• JPMorgan’s research note last week focused on the decline in bitcoin’s price volatility and the increased attractiveness as an institutional asset
  • Analysts and fund managers told Blockworks that extreme volatility is on the decline, but will never be truly eliminated from bitcoin

A recent note from JPMorgan Chase said that the declining volatility of bitcoin is making it a more attractive alternative asset for institutional investors seeking to diversify their portfolios. 

“In our opinion, a potential normalization of Bitcoin volatility from here would likely help to reinvigorate the institutional interest going forward,” JPMorgan wrote last week. “Considering how big the financial investment into gold is, any such crowding out of gold as an ‘alternative’ currency implies big upside for bitcoin over the long term… Mechanically, the Bitcoin price would have to rise [to] $130,000 to match the total private sector investment in gold.”

Similar sentiment was shared by Bloomberg Intelligence analyst Mike McGlone in a note published Tuesday morning. 

A bullish bitcoin underpinning

“Even with speculative excess in the broader crypto market, we believe Bitcoin is less prone to a sustained trip up. The imminent launch of Bitcoin-oriented U.S. exchange-traded funds is another bullish underpinning,” McGlone wrote. “Adoption of the benchmark crypto as a global reserve asset has crossed the mainstream threshold, as we see it, and the market tide is rising.”

Steven McClurg, Chief Investment Officer of Valkyrie Investments, told Blockworks that he believes as bitcoin is put on the balance sheet of many large institutions, such as sovereign wealth funds, insurance companies like MassMutual, and banks such as Morgan Stanley, the law of large numbers simply pushes down volatility.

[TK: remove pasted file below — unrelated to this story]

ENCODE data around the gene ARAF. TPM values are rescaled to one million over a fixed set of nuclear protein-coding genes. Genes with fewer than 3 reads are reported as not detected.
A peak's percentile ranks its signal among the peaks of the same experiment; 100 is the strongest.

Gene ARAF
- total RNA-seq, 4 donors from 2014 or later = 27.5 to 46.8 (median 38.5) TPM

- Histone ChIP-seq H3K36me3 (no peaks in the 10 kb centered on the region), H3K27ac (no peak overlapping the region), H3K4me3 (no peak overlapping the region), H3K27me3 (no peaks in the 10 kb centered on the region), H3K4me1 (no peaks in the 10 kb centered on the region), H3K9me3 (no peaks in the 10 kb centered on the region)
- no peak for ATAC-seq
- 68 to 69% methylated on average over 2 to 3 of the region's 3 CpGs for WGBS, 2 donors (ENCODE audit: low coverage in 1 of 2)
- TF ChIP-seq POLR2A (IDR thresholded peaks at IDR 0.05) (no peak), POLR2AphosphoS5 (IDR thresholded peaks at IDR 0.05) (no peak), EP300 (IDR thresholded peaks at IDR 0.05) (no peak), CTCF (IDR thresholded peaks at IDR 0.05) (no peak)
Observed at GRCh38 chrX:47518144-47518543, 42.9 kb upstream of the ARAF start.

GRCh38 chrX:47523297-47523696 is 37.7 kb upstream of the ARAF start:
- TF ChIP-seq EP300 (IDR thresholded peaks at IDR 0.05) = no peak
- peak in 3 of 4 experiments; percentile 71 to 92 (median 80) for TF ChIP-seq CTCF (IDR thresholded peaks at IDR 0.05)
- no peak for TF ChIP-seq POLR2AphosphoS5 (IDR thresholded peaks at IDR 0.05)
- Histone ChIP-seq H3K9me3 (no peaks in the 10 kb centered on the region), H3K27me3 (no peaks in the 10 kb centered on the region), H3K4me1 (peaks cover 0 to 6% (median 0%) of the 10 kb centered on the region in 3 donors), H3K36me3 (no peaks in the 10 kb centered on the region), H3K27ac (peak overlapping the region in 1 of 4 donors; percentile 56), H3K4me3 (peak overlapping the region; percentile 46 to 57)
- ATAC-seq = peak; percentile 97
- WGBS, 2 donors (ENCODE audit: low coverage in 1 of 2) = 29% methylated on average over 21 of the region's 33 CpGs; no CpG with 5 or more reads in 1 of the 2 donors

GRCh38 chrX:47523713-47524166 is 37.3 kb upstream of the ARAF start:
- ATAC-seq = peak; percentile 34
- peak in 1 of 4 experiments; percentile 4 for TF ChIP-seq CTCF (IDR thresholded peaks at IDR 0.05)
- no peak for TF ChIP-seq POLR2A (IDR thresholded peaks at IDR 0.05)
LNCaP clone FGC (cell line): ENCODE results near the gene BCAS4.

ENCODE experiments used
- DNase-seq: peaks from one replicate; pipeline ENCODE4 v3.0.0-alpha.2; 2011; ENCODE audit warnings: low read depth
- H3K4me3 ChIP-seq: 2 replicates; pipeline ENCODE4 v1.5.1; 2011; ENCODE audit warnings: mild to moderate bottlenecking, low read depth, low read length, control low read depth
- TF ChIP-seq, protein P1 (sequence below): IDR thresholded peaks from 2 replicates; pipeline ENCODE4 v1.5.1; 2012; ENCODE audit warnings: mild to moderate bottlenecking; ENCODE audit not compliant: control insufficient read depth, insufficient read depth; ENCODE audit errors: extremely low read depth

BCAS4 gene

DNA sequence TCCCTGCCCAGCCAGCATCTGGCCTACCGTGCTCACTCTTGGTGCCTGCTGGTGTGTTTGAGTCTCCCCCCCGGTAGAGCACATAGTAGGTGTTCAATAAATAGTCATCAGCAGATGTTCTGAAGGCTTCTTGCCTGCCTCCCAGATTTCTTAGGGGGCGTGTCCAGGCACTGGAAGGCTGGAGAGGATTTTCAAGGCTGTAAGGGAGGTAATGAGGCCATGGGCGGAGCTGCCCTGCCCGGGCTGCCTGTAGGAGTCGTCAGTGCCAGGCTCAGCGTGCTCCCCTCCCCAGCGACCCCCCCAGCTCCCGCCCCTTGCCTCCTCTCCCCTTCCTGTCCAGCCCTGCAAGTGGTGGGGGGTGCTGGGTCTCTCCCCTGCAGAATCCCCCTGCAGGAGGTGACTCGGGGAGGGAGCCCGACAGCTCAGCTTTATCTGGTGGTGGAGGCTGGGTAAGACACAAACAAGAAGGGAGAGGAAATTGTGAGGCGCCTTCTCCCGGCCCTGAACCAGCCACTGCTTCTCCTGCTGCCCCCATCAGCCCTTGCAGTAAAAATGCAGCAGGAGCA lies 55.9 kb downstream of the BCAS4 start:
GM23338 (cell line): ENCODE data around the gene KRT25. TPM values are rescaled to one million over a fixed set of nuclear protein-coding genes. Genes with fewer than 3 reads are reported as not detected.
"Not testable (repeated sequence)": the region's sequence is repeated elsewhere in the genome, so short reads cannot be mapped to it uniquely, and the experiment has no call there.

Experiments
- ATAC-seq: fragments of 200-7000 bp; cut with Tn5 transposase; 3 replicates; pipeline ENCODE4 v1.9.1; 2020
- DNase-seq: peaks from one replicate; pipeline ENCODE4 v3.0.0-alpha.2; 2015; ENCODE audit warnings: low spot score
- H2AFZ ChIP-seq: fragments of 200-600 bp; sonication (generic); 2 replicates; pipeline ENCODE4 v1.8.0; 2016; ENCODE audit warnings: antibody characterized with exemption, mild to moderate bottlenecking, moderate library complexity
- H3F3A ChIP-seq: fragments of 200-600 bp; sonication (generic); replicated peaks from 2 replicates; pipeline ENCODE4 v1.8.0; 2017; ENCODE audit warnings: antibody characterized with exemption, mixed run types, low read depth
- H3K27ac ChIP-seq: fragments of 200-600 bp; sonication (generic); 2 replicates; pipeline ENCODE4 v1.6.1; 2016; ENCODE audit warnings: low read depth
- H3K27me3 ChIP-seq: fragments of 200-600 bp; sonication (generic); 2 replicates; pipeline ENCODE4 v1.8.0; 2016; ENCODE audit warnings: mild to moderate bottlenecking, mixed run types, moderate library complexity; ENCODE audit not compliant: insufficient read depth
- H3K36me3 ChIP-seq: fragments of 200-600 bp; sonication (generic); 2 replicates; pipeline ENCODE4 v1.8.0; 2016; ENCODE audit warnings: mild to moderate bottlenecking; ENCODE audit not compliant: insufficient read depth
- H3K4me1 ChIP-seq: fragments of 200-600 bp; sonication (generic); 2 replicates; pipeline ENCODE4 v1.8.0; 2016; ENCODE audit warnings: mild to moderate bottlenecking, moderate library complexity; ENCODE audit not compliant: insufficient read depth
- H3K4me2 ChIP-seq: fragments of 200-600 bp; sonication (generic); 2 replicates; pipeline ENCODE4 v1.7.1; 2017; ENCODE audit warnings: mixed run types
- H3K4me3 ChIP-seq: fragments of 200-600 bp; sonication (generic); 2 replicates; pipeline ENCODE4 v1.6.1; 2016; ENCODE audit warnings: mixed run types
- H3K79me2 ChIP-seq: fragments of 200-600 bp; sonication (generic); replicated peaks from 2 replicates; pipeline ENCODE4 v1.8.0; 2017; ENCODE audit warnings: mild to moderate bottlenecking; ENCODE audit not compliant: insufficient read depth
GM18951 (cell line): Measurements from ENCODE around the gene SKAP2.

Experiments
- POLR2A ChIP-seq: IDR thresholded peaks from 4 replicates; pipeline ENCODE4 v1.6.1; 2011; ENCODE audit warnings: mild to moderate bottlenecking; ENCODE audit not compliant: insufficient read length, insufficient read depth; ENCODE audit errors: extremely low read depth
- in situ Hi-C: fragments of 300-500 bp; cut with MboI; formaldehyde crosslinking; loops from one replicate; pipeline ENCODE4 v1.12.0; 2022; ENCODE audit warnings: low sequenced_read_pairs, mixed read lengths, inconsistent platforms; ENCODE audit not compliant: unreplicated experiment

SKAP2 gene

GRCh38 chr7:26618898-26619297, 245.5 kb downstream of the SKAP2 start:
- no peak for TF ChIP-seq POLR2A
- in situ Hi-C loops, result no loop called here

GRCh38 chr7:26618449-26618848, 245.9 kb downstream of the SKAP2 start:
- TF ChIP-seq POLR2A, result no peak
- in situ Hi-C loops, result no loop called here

“I believe the true value is as an emerging safe-haven asset as the value of bitcoin tends to go up in line with expected US dollar-based inflation,” he said. 

McClurg noted that there are emerging trends of various correlations between bitcoin and other assets over the last few years, including negative correlations.

“Gold buyers and bitcoin buyers were more synonymous in 2017 and before,” he continued. “We have noticed bond buyers unwilling to make further allocations to low-yielding fixed income, in favor of bitcoin for total return.”

The nature of the asset class

Bill Noble, Chief Technical Analyst at Token Metrics, agrees that bitcoin’s volatility is on the decline — and that’s thanks to whales like Michael Saylor — but also said that he wouldn’t rule out a massive rally or correction before the year is done. It’s just the nature of the asset class. 

“Bitcoin is still a crypto asset. It can move 40% in a clip. Bitcoin can probably rally to $160,000 by either Memorial Day or Labor Day. However, if September turns out to be ‘Wrecktember’ for risk assets, commentary written today about reduced volatility in bitcoin will seem like a very distant memory,” he said.

“At the end of the day, bitcoin is crypto, and crypto can move the way commodities moved in the late 1970’s and 1980’s. As with the movie Jaws, while it can seem safe to swim, you can’t have the mindset that there’s no such thing as sharks,” he concluded. 

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    Sam Reynolds is a Taipei-based reporter, covering digital assets and regulation throughout Asia. Before joining Blockworks he was an editor at Forkast News and an analyst with IDC.